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A Resilient Species
April 2020 volume 4.0
Imagine sharing the planet with more than one kind of human being. Two million years ago, that is exactly what was happening—Homo erectus
and two different species of australopiths lived within miles of each other.
It is thought that Homo erectus evolved to become us, and we have spread across every biome on the globe. Today, we share the planet with many different species of life and many different kinds of people. We have evolved and survived because we are a resilient species who has adapted through shared cooperation, culture, and communication.
And we will continue to do so in these challenging times.
We join you in staying home, staying safe, and sharing our unique human resilience.
Articles highlighting news, partnerships, and research
When three species of hominin walked the Earth
An exciting discovery of a Homo erectus skull has led to the realization that during this same narrow time slice, at just around two million years ago, there were three very different types of ancient human ancestors roaming the same small landscape. Along with Homo erectus found in Drimolen, South Africa, other hominins in the area were Paranthropus robustus and Australopithecus sediba.
IHO researcher Gary Schwartz said that we don’t yet know whether they interacted directly, but their presence raises the possibility that these ancient fossil humans evolved strategies to divvy up the landscape and its resources in some way to enable them to live in such close proximity.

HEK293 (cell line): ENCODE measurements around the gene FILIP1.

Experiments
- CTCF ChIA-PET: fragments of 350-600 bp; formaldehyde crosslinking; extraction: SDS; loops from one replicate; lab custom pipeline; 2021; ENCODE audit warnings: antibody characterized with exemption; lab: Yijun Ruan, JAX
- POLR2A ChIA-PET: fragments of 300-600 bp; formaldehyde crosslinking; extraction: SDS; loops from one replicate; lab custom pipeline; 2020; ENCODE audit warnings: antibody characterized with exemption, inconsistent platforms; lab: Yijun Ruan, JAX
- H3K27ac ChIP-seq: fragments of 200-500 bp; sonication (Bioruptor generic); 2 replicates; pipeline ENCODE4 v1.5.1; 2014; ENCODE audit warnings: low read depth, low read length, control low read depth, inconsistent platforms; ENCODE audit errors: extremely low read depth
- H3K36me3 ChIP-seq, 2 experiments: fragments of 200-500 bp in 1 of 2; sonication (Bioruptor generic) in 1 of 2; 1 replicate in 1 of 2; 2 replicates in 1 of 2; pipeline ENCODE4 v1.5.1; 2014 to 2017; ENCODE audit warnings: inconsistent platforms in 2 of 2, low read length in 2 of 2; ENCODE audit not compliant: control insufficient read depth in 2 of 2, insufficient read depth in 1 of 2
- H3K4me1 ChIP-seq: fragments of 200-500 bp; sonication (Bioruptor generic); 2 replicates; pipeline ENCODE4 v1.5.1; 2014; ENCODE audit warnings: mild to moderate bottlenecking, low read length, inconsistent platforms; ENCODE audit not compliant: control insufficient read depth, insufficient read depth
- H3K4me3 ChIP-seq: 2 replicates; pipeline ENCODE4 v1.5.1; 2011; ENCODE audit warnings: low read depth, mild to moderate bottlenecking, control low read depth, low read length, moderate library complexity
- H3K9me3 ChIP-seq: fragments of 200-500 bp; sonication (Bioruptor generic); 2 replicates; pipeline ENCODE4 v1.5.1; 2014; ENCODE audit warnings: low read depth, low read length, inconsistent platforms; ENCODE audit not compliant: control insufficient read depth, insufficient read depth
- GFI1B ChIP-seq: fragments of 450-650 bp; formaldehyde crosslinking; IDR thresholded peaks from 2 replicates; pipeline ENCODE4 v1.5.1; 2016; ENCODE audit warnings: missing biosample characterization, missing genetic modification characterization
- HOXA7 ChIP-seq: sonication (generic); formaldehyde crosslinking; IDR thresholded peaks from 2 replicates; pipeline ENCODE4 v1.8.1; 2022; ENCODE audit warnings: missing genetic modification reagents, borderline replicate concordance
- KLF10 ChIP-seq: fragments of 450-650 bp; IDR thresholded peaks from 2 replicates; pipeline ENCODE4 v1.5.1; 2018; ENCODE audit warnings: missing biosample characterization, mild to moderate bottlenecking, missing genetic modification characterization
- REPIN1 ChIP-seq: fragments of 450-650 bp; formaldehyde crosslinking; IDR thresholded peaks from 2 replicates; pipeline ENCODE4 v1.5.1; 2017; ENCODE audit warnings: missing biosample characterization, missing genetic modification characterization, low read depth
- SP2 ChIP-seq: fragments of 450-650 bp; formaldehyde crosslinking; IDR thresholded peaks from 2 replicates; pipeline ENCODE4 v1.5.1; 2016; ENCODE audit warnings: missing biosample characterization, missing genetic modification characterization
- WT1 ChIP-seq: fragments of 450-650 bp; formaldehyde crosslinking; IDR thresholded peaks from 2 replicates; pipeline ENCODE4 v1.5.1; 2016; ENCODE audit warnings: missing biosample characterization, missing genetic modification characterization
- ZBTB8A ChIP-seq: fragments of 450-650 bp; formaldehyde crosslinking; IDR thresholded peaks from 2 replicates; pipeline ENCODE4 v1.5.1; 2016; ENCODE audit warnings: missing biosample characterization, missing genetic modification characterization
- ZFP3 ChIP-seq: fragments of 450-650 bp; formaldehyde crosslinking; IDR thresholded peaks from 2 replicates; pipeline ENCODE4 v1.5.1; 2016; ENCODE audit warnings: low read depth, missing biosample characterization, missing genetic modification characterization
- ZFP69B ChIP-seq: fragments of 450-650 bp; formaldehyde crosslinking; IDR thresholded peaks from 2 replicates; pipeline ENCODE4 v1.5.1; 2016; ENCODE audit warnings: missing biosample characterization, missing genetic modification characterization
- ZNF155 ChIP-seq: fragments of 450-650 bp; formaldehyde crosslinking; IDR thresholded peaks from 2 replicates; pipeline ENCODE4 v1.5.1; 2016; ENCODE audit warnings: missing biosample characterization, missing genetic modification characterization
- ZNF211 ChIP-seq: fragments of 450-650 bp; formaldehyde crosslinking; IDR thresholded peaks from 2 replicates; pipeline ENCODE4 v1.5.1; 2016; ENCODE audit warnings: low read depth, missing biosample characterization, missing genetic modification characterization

Using CT-scanning technology, scientists were able to view three-million-year-old brain imprints inside fossil skulls of the species Australopithecus afarensis (famous for “Lucy” and “Selam” from Ethiopia’s Afar region) to shed new light on the evolution of brain organization and growth.
The researchers, including IHO Director Bill Kimbel, reveal that while Lucy’s species had an ape-like brain structure, the brain took longer to reach adult size, suggesting that infants may have had a longer dependence on caregivers, a human-like trait.
Read more at ASU Now, but don't miss the banner image of the skull pieces coming together to form the skull. (Image courtesy Philipp Gunz, MPI EVA Leipzig)
Does culture help us cooperate?
It may not always seem so, but scientists are convinced that humans are unusually cooperative. Unlike other animals, we cooperate not just with kith and kin, but also with genetically unrelated strangers.
A study by IHO researchers Carla Handley and Sarah Mathew provides some insight on this issue by pinpointing how culture may have fueled our capacity to cooperate with strangers.
(Image shows postdoctoral researcher Carla Handley in her "field office.")
Ancient DNA reveals secrets in chimpanzee teeth
Dental plaque—the stuff that your hygienist is always scraping off your teeth—holds a treasure trove of your DNA and, if not cleaned off occasionally, will build up and remain on your teeth long after you are gone. This is why dental calculus, or plaque, is a rich source of ancient DNA in the archaeological record and has been used to answer many biological and anthropological questions about Neanderthal diet and behavior and patterns of ancient human migration.
So, when researchers Anne Stone and Andrew Ozga were looking to understand the oral microbiome of our closest relative—chimpanzees—they turned to this record of biological information.